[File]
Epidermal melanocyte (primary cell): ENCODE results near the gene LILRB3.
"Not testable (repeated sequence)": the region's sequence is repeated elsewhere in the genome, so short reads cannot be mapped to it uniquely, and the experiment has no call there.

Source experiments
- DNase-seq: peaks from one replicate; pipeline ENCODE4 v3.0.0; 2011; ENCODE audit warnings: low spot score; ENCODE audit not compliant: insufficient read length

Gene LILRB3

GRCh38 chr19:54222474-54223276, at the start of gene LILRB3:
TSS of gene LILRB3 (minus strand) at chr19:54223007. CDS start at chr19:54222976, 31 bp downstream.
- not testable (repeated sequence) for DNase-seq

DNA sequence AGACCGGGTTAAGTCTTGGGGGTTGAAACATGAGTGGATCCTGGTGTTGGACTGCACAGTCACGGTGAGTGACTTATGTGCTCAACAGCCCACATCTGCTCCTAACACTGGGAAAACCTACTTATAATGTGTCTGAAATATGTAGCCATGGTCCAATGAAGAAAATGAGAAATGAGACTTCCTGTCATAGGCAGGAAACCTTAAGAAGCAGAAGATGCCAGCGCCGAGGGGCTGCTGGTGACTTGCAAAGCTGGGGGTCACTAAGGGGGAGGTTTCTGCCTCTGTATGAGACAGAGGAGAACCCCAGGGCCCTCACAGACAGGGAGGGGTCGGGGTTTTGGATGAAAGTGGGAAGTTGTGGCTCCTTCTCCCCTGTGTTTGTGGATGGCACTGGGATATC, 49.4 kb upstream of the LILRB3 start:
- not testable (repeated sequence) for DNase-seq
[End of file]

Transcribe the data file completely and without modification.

Epidermal melanocyte (primary cell): ENCODE results near the gene LILRB3.
"Not testable (repeated sequence)": the region's sequence is repeated elsewhere in the genome, so short reads cannot be mapped to it uniquely, and the experiment has no call there.

Source experiments
- DNase-seq: peaks from one replicate; pipeline ENCODE4 v3.0.0; 2011; ENCODE audit warnings: low spot score; ENCODE audit not compliant: insufficient read length

Gene LILRB3

GRCh38 chr19:54222474-54223276, at the start of gene LILRB3:
TSS of gene LILRB3 (minus strand) at chr19:54223007. CDS start at chr19:54222976, 31 bp downstream.
- not testable (repeated sequence) for DNase-seq

DNA sequence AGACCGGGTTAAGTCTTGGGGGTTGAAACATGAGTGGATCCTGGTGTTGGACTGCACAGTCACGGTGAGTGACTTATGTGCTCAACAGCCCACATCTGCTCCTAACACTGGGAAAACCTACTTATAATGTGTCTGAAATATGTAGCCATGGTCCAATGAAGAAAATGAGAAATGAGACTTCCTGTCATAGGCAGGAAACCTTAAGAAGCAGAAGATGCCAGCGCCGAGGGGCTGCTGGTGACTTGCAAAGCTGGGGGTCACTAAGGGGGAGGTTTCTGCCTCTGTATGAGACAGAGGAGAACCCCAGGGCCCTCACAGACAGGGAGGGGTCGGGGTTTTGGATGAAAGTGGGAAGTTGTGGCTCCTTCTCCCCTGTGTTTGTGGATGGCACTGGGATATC, 49.4 kb upstream of the LILRB3 start:
- not testable (repeated sequence) for DNase-seq